What is unclear is, "Then why do investors love them??" Well because of:
- Protection of principal
- Predictable future minimum values
- Lack of market risk
- Guaranteed lifetime income
- Leveraged death benefits for heirs
- Inflation protection
Chapter 15 trashes Variable Annuities (VAs), which they mostly deserve. But the chapter contained such a glaring error that it warrants examination. The author (we don't really know if it's Ken Fisher) states that the annuity subaccounts or separate accounts are subject to the financial risk of the insurance company, which is not true. That's why they are called "separate" accounts. The insurance company can go bankrupt but your subaccounts will not go with them.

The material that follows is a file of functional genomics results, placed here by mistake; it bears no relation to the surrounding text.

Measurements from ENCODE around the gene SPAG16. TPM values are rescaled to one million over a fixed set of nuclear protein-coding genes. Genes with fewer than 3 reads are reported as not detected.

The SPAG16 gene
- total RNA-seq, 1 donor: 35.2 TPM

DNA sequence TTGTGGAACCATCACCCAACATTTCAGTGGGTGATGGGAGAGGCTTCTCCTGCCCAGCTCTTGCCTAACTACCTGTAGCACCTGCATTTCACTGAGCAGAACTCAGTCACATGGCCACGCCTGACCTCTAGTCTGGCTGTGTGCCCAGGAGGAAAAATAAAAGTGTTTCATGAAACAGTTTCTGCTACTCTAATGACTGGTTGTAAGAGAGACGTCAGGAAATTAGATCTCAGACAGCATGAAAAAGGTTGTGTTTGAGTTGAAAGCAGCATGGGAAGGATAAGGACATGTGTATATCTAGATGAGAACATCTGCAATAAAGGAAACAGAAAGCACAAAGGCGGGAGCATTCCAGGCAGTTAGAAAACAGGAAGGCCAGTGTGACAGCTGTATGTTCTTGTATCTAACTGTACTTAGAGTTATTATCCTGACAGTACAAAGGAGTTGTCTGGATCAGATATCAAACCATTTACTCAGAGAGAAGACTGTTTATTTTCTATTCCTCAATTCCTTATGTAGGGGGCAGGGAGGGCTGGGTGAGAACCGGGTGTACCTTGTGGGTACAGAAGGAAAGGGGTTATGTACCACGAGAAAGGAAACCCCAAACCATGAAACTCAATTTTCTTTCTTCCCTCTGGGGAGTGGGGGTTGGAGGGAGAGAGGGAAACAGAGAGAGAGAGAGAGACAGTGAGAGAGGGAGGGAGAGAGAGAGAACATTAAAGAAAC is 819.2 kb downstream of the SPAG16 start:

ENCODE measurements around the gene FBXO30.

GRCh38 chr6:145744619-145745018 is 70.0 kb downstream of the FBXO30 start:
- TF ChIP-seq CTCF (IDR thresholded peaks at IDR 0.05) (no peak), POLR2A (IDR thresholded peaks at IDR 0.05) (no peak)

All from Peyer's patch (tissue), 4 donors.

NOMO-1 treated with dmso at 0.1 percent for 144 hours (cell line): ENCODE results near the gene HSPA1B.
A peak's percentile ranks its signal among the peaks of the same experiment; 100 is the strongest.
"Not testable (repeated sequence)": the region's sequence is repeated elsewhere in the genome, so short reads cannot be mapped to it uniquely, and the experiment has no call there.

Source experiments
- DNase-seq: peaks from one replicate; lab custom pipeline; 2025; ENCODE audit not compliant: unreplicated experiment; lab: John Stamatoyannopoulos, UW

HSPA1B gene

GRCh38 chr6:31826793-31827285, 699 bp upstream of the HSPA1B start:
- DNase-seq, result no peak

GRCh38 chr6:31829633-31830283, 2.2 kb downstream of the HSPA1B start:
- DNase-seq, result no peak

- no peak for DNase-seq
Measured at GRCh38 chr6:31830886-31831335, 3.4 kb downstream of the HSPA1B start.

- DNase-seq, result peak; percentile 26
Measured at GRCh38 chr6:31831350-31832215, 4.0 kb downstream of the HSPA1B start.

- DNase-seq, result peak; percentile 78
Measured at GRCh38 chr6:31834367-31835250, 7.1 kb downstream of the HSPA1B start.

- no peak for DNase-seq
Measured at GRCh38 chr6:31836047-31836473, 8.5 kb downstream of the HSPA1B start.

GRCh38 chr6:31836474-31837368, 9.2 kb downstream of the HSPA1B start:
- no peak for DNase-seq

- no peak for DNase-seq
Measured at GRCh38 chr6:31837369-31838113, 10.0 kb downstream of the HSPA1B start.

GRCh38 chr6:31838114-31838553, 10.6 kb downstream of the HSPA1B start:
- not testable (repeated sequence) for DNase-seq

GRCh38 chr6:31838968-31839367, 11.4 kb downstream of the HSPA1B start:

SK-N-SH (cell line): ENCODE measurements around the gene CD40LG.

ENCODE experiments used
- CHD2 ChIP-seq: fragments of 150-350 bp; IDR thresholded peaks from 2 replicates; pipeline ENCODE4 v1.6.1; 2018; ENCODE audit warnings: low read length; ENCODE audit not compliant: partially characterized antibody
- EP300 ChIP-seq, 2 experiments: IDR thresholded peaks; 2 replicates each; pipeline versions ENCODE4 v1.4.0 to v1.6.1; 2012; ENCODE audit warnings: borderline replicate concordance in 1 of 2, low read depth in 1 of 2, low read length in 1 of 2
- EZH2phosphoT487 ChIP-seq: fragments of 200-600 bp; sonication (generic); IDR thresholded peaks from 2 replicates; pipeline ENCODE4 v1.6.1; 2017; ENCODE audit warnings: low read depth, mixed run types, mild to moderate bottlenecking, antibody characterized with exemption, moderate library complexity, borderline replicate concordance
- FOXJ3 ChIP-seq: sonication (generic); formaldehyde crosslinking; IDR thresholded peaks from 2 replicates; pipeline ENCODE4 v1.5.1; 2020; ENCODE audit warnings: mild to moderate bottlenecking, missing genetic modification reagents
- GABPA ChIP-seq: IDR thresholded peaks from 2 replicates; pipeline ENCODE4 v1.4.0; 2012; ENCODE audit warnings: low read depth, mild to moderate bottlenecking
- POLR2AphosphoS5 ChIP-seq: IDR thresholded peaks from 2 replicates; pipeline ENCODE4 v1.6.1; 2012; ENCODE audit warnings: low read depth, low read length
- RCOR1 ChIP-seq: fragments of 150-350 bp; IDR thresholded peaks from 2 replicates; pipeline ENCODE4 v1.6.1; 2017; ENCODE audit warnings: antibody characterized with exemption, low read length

Plus, the vast majority of these annuities- to the credit of the advisers who sell them -are set up with one or more principal, growth or income guarantees. I don't use VAs anymore because of the high fees necessary to avoid the volatility of the separate accounts.